• Primarily it is Fluoride which is present in drinking
• When F in water is more than 1.5 mg/litre, it is
toxic to health
• pH in terms of alkalinity of water promotes the
absorption of F
• Calcium in the diet reduces the absorption of F
• Hard water rich in Calcium reduces the F toxicity
• Fresh Fruits and Vit.C reduces the effect of F
• Trace elements like Molybdenum enhances the
effect of F
Sources of fluoride for human
Main sources of fluoride :
• In School going children seen as dental fluorosis.
• In third and fourth decade of life seen as Skeletal
• Males suffer more than females.
• Migration influences the occurrence depending
on which way people migrate.
• Illiterates suffer more frequently in the fluorotic
• Where aluminium ores are mined,it is seen as
occupational health hazard.
• High Annual Mean Temperature
• Low Rainfall
• Low humidity
• Fluoride rich Natural subsoil rocks
• Vegetables from high F belts
• Fluoridated tooth paste particularly when used by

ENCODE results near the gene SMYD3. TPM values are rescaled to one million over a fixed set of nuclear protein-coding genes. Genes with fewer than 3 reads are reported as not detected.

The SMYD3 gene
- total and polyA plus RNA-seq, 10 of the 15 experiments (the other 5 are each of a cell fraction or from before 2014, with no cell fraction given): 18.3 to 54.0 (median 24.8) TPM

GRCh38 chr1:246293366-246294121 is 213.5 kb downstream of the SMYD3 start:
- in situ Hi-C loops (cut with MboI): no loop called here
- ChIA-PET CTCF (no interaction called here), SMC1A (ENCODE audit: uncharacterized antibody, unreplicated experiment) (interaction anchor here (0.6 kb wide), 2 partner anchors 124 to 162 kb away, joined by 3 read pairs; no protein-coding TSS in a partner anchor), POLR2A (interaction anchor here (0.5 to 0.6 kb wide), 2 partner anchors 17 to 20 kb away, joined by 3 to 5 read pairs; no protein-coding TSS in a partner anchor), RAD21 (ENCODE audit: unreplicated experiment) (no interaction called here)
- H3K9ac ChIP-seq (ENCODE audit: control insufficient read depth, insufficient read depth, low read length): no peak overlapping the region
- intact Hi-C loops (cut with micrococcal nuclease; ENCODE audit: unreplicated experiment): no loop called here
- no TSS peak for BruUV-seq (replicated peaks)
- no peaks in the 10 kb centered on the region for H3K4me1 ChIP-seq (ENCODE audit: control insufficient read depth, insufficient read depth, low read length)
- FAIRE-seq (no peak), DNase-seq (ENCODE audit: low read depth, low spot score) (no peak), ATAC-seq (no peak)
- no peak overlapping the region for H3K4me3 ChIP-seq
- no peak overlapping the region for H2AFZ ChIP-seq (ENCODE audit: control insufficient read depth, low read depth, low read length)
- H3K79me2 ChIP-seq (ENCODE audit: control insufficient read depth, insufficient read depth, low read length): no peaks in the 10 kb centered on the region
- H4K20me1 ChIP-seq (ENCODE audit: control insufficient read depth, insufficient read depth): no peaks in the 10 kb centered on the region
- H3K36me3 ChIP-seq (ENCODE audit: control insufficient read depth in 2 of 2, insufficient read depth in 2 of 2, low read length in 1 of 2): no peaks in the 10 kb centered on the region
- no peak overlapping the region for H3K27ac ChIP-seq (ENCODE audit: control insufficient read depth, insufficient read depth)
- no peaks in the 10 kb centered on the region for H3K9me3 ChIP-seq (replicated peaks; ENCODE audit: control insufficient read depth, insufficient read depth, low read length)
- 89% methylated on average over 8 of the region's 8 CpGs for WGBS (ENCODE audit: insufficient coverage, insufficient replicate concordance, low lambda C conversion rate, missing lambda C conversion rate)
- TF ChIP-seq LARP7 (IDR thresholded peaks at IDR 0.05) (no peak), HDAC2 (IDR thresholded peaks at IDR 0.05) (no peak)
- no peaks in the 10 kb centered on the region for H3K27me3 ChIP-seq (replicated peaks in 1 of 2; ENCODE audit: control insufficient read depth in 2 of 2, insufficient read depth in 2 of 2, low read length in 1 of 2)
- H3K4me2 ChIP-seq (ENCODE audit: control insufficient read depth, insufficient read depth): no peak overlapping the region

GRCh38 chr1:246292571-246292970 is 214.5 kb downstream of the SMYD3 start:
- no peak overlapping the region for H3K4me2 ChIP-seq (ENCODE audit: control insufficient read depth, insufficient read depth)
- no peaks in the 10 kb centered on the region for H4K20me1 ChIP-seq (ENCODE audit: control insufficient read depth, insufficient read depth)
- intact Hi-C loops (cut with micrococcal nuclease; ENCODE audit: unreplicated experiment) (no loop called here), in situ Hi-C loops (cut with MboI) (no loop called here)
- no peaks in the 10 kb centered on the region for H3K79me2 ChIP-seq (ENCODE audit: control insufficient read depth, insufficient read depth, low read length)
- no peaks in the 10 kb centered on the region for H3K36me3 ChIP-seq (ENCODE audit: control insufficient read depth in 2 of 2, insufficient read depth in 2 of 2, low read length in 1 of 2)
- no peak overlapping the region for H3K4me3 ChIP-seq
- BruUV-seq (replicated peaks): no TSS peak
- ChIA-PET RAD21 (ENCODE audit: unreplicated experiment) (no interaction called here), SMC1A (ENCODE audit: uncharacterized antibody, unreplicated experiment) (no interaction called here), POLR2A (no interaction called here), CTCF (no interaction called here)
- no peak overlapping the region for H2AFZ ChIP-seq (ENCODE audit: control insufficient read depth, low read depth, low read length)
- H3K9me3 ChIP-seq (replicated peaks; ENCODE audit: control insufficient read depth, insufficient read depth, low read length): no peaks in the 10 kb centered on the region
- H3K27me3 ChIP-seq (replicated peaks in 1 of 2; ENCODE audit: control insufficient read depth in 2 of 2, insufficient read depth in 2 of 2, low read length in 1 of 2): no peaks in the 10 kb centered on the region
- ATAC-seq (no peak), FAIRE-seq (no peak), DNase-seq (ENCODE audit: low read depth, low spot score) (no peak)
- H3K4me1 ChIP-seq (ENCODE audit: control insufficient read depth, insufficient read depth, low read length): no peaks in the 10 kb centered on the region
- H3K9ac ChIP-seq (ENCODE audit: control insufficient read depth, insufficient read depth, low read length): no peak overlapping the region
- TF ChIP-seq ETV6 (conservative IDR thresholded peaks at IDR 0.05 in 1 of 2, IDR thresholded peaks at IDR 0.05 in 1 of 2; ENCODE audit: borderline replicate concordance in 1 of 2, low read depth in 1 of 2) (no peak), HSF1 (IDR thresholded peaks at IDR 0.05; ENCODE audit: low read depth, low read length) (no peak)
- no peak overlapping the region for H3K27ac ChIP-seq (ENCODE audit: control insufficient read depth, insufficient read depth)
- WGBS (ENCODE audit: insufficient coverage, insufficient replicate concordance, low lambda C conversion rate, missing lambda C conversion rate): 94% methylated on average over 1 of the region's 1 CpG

• Tropical climate
• Developing Countries
Permissible limit of Fluoride by
• Dental Fluorosis in Children
• Skeletal Fluorosis in Adults
• Non Skeletal Fluorosis
• Children living in high fluoride zone are bound to
get dental discoloration which may be seen even
in deciduous teeth.
• Initially glistening white teeth become dull and
yellow-white spots appear on the surface of
• Gradually these spots turn brown and presents
itself in brown streaks which are closer to the tip
of the teeth.
• In late stages the whole teeth become black.
Teeth may be pitted or perforated and may even
get chipped off.
• It affects young as well as old. The symptoms
include severe pain and stiffness in the
backbone, joints and/or rigidity in hip bones.
• X-ray examinations of the bones reveals
thickening and high density of bones. In some